A debut fantasy novel that takes in-depth looks at Perceval and other members of King Arthur’s court.
At the outset of Geraldson’s story, a sheep tender named Perceval lives in a small village with his mother and sister. The young man doesn’t know what chain mail or chivalry are, but after an encounter with a wounded knight named Lamorak, he decides that the life of a mounted warrior is for him. Although Perceval’s mother strongly disagrees, there’s little she can do to stop him from pursuing his dream. So he sets out for Camelot, where the great King Arthur rules. Although Arthur oversees a land of great prosperity, he still has enemies, including a knight dressed in red armor named Meliagrant. When Perceval arrives in Camelot, he’s just in time to challenge Meliagrant to a jousting match, which miraculously leaves the young man victorious and the red knight dead. How could a mere boy from the countryside defeat such a well-trained adversary? Readers soon discover that there’s much more to Perceval than meets the eye. They also meet a wide range of other characters, including (but not limited to) Sir Lancelot, Sir Galahad, Jacqueline of Quimper, Morgan of the Lake, and King Arthur himself. This rather long novel is crammed with scenes of dialogue and inner monologues, and not all of them are dazzling. Characters often state what they’re about to do before they do it, as when Galahad proclaims flatly, “Let’s check the room on the end, then get out of here.” At another point, Perceval is said to have “thus decided his next course” when it might have been more exciting to simply show him already on his way. Even so, Geraldson does present a complicated tapestry of events over the course of more than 850 pages. Readers learn not only about Perceval’s adventures, but also about the many ways in which his actions influence others, from his mother and his sister to the famous king whom he hopes to serve. In the end, the novel provides a full and intriguing picture of its world that readers will appreciate.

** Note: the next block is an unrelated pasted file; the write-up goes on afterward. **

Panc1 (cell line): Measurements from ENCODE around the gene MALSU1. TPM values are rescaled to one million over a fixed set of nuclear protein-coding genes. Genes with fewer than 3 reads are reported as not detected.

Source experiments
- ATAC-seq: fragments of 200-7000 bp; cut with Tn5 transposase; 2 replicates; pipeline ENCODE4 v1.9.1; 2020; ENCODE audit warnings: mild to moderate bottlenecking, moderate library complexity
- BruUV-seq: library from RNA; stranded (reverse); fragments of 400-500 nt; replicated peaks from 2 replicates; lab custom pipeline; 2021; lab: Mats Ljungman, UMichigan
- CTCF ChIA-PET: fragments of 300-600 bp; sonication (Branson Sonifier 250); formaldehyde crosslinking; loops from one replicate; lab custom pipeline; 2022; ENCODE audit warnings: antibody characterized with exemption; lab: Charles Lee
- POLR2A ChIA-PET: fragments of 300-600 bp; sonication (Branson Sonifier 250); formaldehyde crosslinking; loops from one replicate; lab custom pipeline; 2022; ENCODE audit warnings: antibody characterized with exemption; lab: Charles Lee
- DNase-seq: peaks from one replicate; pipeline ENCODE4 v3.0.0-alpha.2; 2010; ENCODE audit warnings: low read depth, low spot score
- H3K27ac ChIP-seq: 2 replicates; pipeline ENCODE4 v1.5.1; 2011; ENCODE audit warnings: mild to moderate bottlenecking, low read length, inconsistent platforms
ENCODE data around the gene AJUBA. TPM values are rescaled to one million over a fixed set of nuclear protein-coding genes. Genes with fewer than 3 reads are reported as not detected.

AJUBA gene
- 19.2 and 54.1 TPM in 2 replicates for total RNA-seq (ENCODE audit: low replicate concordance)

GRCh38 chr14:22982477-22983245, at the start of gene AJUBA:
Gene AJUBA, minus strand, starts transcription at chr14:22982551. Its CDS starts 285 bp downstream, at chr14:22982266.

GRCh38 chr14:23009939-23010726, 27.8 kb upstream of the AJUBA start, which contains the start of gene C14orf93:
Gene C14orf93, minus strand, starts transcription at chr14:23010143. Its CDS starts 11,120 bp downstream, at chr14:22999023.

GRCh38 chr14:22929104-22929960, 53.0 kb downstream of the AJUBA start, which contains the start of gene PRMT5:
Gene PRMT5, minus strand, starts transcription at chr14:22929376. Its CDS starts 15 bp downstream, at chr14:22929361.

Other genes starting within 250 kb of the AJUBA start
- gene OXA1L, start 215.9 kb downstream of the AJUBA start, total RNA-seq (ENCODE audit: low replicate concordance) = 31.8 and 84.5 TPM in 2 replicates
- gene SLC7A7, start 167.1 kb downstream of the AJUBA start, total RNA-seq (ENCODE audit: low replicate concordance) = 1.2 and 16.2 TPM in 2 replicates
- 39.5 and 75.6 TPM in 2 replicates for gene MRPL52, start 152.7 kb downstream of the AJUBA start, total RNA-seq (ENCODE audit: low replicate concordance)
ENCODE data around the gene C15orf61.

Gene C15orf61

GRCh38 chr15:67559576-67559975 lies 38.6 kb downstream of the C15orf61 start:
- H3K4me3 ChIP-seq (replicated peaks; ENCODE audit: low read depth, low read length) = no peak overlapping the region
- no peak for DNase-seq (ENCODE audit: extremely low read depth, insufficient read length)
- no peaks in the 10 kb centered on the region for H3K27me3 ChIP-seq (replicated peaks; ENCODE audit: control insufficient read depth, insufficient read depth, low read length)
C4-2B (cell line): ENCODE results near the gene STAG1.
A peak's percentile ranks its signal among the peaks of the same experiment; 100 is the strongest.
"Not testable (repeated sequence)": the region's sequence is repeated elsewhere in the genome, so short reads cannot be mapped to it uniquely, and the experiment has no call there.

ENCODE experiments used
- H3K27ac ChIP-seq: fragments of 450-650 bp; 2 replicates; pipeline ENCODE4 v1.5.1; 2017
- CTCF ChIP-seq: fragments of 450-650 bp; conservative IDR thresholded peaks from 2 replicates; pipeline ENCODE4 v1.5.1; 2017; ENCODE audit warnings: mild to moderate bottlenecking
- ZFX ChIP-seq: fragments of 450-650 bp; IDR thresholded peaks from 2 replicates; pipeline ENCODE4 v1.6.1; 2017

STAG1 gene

A complex and often exciting look at an age-old legend despite some unnecessary exposition.